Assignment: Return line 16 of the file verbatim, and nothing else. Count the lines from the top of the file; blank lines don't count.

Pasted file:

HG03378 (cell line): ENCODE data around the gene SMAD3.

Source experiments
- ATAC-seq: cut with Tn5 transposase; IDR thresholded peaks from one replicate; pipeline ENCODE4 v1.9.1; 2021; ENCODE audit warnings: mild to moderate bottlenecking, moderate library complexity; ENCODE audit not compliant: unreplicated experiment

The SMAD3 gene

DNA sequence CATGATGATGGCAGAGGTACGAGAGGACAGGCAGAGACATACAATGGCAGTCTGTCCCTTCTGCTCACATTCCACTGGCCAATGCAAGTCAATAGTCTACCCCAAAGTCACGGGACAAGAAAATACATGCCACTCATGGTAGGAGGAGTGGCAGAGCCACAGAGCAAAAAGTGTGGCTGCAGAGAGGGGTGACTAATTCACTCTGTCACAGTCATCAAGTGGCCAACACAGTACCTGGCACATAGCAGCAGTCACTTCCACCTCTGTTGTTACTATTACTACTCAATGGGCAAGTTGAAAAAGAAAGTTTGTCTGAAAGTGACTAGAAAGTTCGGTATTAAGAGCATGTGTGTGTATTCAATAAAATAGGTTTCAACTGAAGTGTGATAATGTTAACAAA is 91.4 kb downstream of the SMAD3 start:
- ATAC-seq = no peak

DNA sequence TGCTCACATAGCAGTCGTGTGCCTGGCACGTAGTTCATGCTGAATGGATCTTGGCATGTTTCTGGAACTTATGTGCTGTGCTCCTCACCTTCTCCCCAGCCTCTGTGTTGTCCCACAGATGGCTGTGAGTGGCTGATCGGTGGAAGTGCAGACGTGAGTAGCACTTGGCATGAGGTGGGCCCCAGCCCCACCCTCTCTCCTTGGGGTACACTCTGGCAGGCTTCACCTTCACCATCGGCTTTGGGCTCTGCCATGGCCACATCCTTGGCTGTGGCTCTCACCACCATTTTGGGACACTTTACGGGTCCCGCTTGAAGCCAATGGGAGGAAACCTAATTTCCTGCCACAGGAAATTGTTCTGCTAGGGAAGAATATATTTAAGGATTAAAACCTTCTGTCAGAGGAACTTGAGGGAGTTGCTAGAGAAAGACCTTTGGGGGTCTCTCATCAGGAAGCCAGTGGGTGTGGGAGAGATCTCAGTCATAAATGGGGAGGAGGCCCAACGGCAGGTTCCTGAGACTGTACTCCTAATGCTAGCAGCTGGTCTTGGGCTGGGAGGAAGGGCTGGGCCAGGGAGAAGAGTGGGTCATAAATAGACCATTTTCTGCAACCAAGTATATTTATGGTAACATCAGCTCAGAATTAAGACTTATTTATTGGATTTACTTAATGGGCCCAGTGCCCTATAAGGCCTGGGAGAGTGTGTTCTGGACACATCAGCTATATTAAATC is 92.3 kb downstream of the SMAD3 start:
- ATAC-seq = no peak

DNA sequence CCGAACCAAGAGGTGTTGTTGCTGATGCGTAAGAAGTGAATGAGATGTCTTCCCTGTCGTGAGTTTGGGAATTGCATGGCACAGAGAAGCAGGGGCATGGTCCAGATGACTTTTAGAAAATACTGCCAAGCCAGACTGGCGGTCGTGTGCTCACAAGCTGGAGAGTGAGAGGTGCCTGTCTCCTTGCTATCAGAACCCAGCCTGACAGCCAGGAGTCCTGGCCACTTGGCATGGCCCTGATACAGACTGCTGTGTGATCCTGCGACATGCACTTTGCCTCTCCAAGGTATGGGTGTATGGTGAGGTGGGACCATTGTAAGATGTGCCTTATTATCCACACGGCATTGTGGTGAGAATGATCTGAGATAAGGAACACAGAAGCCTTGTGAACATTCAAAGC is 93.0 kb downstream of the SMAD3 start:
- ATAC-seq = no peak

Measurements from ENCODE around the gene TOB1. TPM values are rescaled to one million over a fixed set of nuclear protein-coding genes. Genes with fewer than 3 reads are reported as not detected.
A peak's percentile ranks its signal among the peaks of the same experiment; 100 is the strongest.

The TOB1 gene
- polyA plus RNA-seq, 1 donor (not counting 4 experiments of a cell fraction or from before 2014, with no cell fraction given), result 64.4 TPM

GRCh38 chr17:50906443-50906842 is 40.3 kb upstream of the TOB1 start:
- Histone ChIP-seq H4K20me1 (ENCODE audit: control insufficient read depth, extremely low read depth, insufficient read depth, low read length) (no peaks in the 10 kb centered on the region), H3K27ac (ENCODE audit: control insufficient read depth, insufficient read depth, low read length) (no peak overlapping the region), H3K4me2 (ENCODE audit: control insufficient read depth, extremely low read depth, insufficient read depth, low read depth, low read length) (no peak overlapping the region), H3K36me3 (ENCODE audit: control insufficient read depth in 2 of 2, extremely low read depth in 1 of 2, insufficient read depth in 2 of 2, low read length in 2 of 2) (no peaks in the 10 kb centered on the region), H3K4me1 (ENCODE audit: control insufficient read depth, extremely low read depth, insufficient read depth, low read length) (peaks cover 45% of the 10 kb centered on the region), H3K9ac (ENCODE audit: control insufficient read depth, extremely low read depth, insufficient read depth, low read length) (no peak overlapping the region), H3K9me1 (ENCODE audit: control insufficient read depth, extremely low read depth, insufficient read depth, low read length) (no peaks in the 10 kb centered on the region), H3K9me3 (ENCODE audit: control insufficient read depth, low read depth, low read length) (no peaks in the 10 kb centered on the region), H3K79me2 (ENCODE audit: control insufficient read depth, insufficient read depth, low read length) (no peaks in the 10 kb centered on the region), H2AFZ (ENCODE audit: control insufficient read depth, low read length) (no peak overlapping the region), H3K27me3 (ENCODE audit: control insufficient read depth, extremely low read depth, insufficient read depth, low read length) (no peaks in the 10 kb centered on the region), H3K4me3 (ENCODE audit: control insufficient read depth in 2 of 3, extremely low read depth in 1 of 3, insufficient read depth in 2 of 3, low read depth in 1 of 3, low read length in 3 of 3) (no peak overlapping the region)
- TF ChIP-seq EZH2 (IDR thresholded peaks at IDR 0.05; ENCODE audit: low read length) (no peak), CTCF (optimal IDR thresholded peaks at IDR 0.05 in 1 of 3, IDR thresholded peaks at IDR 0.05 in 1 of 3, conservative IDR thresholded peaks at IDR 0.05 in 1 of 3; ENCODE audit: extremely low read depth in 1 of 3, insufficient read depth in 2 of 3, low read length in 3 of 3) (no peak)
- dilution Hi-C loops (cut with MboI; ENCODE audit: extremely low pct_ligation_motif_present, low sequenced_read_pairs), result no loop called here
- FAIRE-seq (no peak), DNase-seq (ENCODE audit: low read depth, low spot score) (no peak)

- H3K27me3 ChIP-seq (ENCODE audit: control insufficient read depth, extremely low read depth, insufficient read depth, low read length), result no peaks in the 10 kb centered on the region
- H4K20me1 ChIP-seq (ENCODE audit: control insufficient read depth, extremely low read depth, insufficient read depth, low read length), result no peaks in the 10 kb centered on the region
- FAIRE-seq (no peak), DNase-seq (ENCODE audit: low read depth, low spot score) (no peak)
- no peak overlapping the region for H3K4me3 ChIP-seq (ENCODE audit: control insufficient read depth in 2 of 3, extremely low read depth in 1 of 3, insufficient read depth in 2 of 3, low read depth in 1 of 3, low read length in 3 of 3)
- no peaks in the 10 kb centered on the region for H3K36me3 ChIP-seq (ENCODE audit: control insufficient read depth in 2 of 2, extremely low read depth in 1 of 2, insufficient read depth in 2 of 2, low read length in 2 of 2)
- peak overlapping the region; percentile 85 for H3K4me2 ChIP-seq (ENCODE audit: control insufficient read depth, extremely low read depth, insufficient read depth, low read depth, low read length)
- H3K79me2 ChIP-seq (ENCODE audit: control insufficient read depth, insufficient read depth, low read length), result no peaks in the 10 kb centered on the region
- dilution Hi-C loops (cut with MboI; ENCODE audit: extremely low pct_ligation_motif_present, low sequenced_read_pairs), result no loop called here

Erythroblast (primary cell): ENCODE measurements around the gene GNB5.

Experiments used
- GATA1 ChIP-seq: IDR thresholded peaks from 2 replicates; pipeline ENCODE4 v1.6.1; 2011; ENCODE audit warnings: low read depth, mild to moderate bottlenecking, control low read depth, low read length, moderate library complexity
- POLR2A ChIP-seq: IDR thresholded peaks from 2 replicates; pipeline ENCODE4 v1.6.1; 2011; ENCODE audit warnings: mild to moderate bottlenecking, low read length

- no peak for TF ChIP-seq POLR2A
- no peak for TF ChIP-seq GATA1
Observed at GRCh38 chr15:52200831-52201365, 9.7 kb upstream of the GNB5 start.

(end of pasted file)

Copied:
- Histone ChIP-seq H4K20me1 (ENCODE audit: control insufficient read depth, extremely low read depth, insufficient read depth, low read length) (no peaks in the 10 kb centered on the region), H3K27ac (ENCODE audit: control insufficient read depth, insufficient read depth, low read length) (no peak overlapping the region), H3K4me2 (ENCODE audit: control insufficient read depth, extremely low read depth, insufficient read depth, low read depth, low read length) (no peak overlapping the region), H3K36me3 (ENCODE audit: control insufficient read depth in 2 of 2, extremely low read depth in 1 of 2, insufficient read depth in 2 of 2, low read length in 2 of 2) (no peaks in the 10 kb centered on the region), H3K4me1 (ENCODE audit: control insufficient read depth, extremely low read depth, insufficient read depth, low read length) (peaks cover 45% of the 10 kb centered on the region), H3K9ac (ENCODE audit: control insufficient read depth, extremely low read depth, insufficient read depth, low read length) (no peak overlapping the region), H3K9me1 (ENCODE audit: control insufficient read depth, extremely low read depth, insufficient read depth, low read length) (no peaks in the 10 kb centered on the region), H3K9me3 (ENCODE audit: control insufficient read depth, low read depth, low read length) (no peaks in the 10 kb centered on the region), H3K79me2 (ENCODE audit: control insufficient read depth, insufficient read depth, low read length) (no peaks in the 10 kb centered on the region), H2AFZ (ENCODE audit: control insufficient read depth, low read length) (no peak overlapping the region), H3K27me3 (ENCODE audit: control insufficient read depth, extremely low read depth, insufficient read depth, low read length) (no peaks in the 10 kb centered on the region), H3K4me3 (ENCODE audit: control insufficient read depth in 2 of 3, extremely low read depth in 1 of 3, insufficient read depth in 2 of 3, low read depth in 1 of 3, low read length in 3 of 3) (no peak overlapping the region)